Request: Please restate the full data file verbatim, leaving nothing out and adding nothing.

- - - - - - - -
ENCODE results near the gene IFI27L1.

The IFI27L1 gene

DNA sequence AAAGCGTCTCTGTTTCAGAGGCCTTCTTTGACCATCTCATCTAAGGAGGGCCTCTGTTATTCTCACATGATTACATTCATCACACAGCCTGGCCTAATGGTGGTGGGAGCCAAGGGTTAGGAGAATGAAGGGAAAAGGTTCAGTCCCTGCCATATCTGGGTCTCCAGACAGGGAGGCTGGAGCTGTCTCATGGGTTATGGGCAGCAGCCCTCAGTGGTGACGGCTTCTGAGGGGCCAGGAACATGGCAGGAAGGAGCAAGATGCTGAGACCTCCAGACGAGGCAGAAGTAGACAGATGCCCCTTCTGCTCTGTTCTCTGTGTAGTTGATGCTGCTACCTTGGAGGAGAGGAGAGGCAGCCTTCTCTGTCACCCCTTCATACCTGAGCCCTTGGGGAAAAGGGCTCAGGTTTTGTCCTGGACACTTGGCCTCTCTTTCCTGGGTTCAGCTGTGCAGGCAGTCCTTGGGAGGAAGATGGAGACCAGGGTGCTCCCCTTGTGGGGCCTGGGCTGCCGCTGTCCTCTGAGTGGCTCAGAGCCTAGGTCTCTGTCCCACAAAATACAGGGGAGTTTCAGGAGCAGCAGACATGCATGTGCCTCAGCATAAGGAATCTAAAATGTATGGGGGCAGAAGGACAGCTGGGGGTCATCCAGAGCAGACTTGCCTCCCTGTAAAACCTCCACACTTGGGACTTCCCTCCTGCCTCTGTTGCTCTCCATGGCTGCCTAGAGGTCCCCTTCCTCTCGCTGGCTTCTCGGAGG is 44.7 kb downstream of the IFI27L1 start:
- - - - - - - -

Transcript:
ENCODE results near the gene IFI27L1.

The IFI27L1 gene

DNA sequence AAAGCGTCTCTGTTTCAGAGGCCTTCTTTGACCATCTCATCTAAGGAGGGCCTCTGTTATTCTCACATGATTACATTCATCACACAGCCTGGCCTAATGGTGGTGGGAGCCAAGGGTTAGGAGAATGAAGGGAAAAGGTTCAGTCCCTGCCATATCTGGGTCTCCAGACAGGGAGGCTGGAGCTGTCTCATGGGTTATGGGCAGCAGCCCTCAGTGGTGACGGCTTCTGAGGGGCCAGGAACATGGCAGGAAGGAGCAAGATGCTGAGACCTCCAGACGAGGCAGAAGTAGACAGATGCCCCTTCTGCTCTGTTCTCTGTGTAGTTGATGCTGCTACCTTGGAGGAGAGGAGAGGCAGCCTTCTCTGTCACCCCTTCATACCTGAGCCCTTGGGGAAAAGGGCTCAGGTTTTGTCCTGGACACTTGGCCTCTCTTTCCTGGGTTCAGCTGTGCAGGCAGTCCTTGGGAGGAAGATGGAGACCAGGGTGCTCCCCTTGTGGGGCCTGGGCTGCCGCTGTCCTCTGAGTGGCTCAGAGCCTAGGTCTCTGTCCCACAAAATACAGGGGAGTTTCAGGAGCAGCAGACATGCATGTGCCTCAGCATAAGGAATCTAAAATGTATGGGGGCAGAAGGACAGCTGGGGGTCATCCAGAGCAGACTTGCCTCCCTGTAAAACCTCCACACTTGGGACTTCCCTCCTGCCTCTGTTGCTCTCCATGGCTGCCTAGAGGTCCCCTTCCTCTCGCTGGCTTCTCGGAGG is 44.7 kb downstream of the IFI27L1 start: